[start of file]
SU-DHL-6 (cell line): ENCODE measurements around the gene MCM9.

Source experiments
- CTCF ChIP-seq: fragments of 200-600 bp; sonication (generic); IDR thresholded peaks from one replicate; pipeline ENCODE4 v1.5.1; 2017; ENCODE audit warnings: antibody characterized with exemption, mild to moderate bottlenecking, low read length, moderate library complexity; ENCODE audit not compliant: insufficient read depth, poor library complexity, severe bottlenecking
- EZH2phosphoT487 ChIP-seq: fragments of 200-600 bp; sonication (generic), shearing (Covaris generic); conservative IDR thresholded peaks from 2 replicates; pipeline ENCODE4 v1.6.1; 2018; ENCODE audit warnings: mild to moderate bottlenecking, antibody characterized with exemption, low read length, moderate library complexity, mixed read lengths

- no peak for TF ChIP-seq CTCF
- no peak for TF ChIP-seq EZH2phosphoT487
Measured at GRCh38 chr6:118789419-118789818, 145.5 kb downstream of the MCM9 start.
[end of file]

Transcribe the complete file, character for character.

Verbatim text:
SU-DHL-6 (cell line): ENCODE measurements around the gene MCM9.

Source experiments
- CTCF ChIP-seq: fragments of 200-600 bp; sonication (generic); IDR thresholded peaks from one replicate; pipeline ENCODE4 v1.5.1; 2017; ENCODE audit warnings: antibody characterized with exemption, mild to moderate bottlenecking, low read length, moderate library complexity; ENCODE audit not compliant: insufficient read depth, poor library complexity, severe bottlenecking
- EZH2phosphoT487 ChIP-seq: fragments of 200-600 bp; sonication (generic), shearing (Covaris generic); conservative IDR thresholded peaks from 2 replicates; pipeline ENCODE4 v1.6.1; 2018; ENCODE audit warnings: mild to moderate bottlenecking, antibody characterized with exemption, low read length, moderate library complexity, mixed read lengths

- no peak for TF ChIP-seq CTCF
- no peak for TF ChIP-seq EZH2phosphoT487
Measured at GRCh38 chr6:118789419-118789818, 145.5 kb downstream of the MCM9 start.